By Ian Allen
Many were hoping the 26th United Nations Climate Change Conference (COP26) would draw a clear line in the sand and mark some progress when it comes to policy and commitment.
It failed on most counts. Two months after the summit, it’s worth analysing as to whether there is light at the end of this environmental tunnel.
Most campaigners and activists have lambasted the paltry measures agreed at COP26 as falling short of what the world needs.
The targets to cut emissions are too weak to limit global warming to 1.5 degrees. There’s no specific and reliable tool to hold governments accountable.
A backtrack from India and China asking for the original “phase out” of coal to be replaced with “phase down” is a worrying signal. It proves that reliance on fossil fuels is still too deep-seated.
Conference participants agreed that countries are to submit more challenging emissions reduction targets next year. But procrastination seems to be the name of the game – the UK that made a big promise to cut their emissions by 78 per cent by 2035.
The UK government published the long-awaited Net Zero Strategy in October last year, and it was perceived as a big step forward.
However, it turned out more like a summary of what has already been said, rather an all-encompassing and forward-looking strategy.
Just a month before the Net Zero Strategy, the Green Alliance think tank said current plans won’t even reach a quarter of the progress needed to meet the UK’s commitment to a 2030 climate goal.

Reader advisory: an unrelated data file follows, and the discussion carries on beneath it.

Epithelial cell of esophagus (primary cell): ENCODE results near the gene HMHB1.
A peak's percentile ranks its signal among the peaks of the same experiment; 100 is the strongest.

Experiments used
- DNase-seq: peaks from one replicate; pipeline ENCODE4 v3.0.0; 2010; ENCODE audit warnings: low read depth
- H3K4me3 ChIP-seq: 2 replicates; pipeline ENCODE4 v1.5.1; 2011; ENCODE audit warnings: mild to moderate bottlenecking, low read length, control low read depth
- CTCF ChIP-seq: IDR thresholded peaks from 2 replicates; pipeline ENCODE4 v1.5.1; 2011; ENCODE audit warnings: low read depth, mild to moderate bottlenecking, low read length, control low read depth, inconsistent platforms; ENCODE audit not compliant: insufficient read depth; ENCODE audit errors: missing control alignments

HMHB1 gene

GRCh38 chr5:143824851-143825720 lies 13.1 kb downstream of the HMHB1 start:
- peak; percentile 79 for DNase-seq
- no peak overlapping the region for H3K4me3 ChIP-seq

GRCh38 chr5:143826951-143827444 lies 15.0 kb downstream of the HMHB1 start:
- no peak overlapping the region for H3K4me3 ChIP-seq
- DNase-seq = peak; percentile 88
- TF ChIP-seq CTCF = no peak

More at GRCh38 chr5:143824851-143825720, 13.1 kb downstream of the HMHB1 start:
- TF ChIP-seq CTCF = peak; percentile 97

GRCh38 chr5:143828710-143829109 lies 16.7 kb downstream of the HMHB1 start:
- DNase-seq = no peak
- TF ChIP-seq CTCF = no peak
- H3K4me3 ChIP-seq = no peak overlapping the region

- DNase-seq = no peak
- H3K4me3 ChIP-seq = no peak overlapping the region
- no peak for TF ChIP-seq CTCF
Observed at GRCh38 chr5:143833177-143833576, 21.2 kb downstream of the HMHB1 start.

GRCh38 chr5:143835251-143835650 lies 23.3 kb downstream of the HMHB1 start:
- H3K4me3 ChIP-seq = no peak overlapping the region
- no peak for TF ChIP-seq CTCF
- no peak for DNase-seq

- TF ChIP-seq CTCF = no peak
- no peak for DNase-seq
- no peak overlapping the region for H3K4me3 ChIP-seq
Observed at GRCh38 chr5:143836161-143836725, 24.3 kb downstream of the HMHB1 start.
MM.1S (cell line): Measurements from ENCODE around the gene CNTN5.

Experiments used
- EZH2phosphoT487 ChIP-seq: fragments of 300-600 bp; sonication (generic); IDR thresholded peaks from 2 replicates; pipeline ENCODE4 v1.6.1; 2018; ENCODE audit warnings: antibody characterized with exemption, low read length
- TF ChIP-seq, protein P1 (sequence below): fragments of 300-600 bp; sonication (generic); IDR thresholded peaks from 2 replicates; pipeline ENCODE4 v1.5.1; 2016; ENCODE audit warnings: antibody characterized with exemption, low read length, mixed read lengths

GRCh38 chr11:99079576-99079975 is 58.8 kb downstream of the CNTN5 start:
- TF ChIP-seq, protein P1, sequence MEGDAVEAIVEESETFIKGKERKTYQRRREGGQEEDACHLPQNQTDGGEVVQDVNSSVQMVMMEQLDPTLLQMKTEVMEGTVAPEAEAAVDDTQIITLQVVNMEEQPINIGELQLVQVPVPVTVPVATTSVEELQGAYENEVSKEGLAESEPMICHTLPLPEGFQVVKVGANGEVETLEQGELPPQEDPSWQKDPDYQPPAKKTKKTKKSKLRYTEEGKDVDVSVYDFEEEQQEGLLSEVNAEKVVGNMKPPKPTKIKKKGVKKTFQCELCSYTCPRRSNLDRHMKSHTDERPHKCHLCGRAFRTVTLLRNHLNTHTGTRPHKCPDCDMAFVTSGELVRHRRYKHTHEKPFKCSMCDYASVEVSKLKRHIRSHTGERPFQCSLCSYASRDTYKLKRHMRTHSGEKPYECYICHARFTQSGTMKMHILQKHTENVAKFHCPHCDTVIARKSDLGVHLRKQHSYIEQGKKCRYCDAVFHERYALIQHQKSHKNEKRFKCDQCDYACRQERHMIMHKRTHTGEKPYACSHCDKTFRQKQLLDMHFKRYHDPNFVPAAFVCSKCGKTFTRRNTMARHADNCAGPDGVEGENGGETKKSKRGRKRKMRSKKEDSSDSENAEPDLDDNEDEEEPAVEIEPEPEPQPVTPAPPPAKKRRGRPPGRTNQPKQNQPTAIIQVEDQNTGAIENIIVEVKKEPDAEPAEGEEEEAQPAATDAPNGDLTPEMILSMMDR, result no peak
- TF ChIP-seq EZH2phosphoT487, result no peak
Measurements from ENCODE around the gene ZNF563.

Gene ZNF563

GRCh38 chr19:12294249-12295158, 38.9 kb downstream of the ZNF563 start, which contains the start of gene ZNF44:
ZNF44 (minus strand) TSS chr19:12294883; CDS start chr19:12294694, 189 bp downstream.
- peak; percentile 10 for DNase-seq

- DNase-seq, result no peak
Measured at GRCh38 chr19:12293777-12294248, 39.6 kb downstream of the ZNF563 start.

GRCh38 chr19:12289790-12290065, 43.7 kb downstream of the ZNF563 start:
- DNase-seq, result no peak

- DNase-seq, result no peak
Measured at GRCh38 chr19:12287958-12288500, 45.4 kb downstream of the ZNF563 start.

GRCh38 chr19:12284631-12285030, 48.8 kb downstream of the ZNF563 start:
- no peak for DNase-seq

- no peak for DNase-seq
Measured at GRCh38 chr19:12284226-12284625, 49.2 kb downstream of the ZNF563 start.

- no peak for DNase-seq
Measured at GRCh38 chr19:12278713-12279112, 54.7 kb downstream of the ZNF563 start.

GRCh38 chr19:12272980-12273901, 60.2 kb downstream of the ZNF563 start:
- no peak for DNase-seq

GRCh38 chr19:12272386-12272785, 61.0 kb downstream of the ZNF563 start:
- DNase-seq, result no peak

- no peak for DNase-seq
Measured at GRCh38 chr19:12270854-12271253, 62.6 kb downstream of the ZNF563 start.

In the progress report to parliament by the Climate Change Committee (the CCC), we can also find some damning verdicts. None of the 34 adaptation priority areas it identifies have seen substantial progress.
The core issue is that the legislation simply doesn’t back up the big talk from UK decision-makers. Creating a legal case to answer is essential to tie businesses and the government to their net-zero plans.
The legislation will also introduce consistency in actions and claims. For instance, the UK government has refused to intervene with a coal mining project by Cumbria County Council, even though the site will inevitably increase global emissions. This could be solved with the Net Zero Test suggested by CCC to measure compliance of new developments with net zero targets.
The Clean Growth Strategy also appears to be one of the solutions, but commitment is necessary. Further, the UK’s changes on Vehicle Excise Duty and a shift to electric vehicles are progress, but not progress enough. Especially considering the £27bn budget for new roads and airport expansions. A legal framework that would regulate all such cases is therefore critical.
Public reaction to the COP26 summit shows that a simple promise isn’t enough anymore. When it comes to protecting life on our planet, countries must be more proactive to make sure we see real changes. If this means a need for new legislation, governments shouldn’t hesitate.
Ian Allen is a freelance writer with a background in political theory. Besides politics, he is particularly interested in innovations and society.
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